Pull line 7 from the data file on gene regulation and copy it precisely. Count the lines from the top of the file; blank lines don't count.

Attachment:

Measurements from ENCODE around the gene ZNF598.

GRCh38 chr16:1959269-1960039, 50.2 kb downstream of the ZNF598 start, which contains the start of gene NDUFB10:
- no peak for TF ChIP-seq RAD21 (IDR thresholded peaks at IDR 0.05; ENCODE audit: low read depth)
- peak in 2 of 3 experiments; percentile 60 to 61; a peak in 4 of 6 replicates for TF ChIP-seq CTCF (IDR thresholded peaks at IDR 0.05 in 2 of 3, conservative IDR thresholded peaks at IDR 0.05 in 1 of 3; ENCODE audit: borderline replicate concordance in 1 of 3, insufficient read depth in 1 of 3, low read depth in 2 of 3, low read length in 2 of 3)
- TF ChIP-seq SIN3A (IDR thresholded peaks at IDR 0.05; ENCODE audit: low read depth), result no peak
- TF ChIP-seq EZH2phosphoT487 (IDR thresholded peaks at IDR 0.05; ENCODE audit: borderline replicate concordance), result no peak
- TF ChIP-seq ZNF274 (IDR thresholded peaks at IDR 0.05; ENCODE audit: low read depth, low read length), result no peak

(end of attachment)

- TF ChIP-seq ZNF274 (IDR thresholded peaks at IDR 0.05; ENCODE audit: low read depth, low read length), result no peak